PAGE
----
Until recently it has not been possible for most lawyers working
in-house to provide pro bono services to the community.
Recent changes to professional indemnity insurance and
practising certificates now allow most lawyers to perform pro bono
NATIONAL PRO BONO PROFESSIONAL INDEMNITY INSURANCE POLICY
Prior to undertaking any pro bono work, lawyers working in-house
should ensure they have appropriate professional indemnity cover in
Lawyers working in-house or in government roles can now obtain
professional indemnity insurance for pro bono work free of charge
through our insurance scheme with the National Pro Bono Resource
Centre (NPBRC). The National Pro Bono Professional Indemnity
Insurance Policy is underwritten by LawCover and is held by the
The policy is only applicable for in-house and government
lawyers seeking to undertake pro bono work.
If you are volunteering at a Community Legal Centre, your work
will be generally supervised by the principal solicitor and is
covered by the professional indemnity insurance held by the Centre.
Generally speaking, such legal work is performed by volunteer
lawyers working on-site at the Centre, and will not be able to be
performed off-site in your own office.
Some in-house lawyers already have professional indemnity
insurance obtained for them and paid for by their employer.
Some products, such as the policy promoted by the Australian
Corporate Lawyers Association and Marsh, cover lawyers for work
undertaken on a pro bono basis.
In-house lawyers who hold this policy are already covered for
pro bono work, and don't need to register under the free
National Pro Bono Professional Indemnity Insurance Policy.
How do I apply?
To obtain access to the National Pro Bono Professional Indemnity
Insurance Policy, lawyers need to undertake the following
Complete the short application form available at www.nationalprobono.org.au
specifying the name(s) of the lawyer seeking cover and the nature
of the pro bono work proposed.
Note: The insurance scheme only covers pro bono matters which
meet the definition of the National Pro Bono Professional indemnity
Scheme, and is not available where other professional indemnity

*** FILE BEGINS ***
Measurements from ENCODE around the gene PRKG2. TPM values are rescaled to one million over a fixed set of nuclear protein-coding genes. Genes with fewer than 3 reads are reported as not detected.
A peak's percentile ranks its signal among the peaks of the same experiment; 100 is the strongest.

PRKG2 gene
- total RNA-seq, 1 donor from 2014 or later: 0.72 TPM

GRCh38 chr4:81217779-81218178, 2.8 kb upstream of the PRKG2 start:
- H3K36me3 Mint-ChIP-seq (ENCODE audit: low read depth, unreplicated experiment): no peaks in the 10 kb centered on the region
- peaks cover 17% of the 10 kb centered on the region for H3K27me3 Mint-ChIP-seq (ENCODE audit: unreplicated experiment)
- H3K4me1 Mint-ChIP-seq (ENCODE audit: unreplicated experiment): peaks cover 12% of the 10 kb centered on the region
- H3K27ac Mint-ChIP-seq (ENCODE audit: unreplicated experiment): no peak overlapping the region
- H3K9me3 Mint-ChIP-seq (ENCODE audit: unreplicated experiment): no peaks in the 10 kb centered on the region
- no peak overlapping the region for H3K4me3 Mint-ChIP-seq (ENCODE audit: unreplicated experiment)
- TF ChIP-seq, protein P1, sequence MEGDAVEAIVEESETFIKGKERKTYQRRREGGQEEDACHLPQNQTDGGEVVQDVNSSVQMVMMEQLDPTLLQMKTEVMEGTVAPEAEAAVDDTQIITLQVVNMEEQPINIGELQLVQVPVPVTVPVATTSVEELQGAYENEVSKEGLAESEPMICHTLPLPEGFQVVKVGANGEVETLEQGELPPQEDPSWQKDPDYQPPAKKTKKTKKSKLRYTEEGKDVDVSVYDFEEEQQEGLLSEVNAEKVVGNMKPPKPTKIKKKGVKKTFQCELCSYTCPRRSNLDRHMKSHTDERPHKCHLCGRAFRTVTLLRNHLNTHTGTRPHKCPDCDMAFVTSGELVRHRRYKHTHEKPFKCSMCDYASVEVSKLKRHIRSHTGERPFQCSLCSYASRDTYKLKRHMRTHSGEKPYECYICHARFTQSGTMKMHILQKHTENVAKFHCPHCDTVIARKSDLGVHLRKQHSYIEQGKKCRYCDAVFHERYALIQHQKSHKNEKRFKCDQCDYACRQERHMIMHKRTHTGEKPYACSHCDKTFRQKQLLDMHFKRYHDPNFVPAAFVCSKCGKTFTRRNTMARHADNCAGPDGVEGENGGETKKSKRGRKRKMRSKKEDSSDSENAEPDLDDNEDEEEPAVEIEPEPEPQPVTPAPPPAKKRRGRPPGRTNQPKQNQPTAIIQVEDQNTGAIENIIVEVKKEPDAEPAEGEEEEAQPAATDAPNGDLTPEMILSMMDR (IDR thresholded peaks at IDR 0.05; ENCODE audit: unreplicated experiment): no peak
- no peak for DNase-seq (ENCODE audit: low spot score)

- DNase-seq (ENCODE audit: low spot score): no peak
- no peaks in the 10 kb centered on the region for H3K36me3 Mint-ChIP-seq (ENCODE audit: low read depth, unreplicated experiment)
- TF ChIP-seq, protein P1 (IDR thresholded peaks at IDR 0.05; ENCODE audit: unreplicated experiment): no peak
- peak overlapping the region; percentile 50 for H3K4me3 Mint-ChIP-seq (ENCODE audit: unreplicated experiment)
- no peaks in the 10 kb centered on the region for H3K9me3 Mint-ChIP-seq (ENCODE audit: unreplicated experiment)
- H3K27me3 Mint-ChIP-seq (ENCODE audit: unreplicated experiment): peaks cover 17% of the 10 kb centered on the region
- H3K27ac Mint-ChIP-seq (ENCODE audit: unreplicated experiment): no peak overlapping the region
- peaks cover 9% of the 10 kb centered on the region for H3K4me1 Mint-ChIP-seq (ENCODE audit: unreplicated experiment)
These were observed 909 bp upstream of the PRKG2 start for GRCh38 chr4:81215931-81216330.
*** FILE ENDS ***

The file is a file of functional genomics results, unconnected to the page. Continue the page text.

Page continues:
insurance is in place. The National Pro Bono Professional indemnity
Scheme defines pro bono work as where a lawyer or paralegal
'without fee or without expectation of a fee, advises and/or
represents a client in cases where a client has no other access to
the courts and the legal system or where the client's case
raises a wider issue of public interest'. It also defines pro
bono as activities where the lawyer is involved in 'free
community legal education and/or law reform; or in the giving of
free legal advice and/ or representation to charitable and
Fax the application form to NPBRC for approval.
Await written confirmation that the applicant lawyers have been
added to the policy schedule. Once confirmation is received,
lawyers are able to commence pro bono work.
The NPBRC has developed a standard letterhead for use by
in-house lawyers providing pro bono advice under the free insurance
scheme. The use of the 'National Pro Bono Project'
letterhead for all correspondence is important because it will
assist to limit the risk of exposure for the corporation, and it
will prevent corporations from holding themselves out as 'law
practices' in contravention of some states'
IMPORTANT CHANGES TO PRACTISING CERTIFICATES
As with all legal work performed, lawyers holding a restricted
practising certificate will be required to be supervised by a
lawyer holding an unrestricted practising certificate.
In many Australian jurisdictions it has not been possible for
lawyers holding corporate or government practising certificates to
participate in pro bono work, due to a lack of professional
indemnity insurance and resultant restrictions placed on those
classes of practising certificates.
Now that professional indemnity insurance is available free of
charge for in-house and government lawyers participating in pro
bono, changes to practising certificates are being made by the law
societies, but the position still varies from State to State.
This publication is intended as a general overview and
discussion of the subjects dealt with. It is not intended to be,
and should not used as, a substitute for taking legal advice in any
specific situation. DLA Piper Australia will accept no
responsibility for any actions taken or not taken on the basis of
DLA Piper Australia is part of DLA Piper, a global law firm,
operating through various separate and distinct legal entities. For
further information, please refer to www.dlapiper.com
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